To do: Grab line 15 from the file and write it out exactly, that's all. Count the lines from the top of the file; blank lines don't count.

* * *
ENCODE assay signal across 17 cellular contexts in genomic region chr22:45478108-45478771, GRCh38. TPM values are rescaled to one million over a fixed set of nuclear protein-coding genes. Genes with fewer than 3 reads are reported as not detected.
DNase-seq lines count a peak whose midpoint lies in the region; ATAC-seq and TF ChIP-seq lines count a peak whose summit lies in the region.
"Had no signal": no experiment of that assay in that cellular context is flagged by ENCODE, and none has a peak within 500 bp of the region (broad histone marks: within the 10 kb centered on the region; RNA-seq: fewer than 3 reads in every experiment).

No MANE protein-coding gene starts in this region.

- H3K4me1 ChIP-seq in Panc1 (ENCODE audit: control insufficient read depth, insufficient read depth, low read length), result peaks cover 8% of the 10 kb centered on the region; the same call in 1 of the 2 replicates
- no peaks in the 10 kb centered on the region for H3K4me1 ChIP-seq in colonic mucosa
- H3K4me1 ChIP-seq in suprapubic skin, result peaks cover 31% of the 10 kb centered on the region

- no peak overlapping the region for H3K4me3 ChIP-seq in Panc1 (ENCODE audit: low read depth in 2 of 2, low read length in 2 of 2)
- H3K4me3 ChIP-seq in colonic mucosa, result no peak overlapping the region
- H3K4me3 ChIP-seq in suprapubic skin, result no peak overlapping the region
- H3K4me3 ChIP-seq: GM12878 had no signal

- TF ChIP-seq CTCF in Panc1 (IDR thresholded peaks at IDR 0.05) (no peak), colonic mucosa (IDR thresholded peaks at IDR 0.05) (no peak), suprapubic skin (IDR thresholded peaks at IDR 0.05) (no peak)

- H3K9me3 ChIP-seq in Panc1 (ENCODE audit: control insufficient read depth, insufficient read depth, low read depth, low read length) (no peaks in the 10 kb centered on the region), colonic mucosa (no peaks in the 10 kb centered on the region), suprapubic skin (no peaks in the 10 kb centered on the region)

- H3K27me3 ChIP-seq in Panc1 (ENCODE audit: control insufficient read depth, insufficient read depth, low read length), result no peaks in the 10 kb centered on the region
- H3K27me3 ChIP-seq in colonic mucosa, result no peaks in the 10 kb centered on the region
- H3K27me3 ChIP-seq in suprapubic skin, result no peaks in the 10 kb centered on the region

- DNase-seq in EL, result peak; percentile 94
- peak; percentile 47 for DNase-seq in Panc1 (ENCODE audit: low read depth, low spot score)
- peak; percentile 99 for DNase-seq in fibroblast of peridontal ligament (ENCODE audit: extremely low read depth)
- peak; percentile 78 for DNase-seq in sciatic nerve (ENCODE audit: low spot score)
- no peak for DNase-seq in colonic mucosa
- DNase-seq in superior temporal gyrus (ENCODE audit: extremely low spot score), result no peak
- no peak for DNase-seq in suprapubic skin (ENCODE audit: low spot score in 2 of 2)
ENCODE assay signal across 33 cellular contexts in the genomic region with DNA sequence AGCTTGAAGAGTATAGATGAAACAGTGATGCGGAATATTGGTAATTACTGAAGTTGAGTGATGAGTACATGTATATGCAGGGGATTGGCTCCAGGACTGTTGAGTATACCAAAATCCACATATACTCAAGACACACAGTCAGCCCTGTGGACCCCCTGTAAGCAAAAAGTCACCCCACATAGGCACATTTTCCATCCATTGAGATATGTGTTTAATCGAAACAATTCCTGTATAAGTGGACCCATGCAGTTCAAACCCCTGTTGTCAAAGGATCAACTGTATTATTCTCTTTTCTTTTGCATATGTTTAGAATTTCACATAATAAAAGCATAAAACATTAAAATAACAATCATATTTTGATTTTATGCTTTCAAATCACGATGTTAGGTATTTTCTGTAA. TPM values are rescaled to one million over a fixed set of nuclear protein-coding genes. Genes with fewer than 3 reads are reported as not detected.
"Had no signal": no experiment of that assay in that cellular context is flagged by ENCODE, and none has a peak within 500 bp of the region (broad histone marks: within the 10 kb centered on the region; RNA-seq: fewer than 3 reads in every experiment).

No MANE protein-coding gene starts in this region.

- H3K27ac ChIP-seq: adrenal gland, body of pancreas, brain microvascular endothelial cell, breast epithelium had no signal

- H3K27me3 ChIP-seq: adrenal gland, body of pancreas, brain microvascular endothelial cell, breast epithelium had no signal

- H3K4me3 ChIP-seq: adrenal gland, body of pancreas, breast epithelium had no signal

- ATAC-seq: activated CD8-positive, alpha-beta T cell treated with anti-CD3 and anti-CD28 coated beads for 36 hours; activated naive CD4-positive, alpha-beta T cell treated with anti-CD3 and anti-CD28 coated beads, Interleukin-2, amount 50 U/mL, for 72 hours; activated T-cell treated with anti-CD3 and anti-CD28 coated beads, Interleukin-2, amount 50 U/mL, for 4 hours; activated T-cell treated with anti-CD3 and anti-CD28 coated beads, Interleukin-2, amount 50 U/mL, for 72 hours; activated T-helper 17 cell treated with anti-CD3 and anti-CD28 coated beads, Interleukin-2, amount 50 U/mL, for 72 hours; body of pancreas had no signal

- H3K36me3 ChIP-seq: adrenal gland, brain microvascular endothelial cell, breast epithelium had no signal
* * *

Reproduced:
- H3K27me3 ChIP-seq in colonic mucosa, result no peaks in the 10 kb centered on the region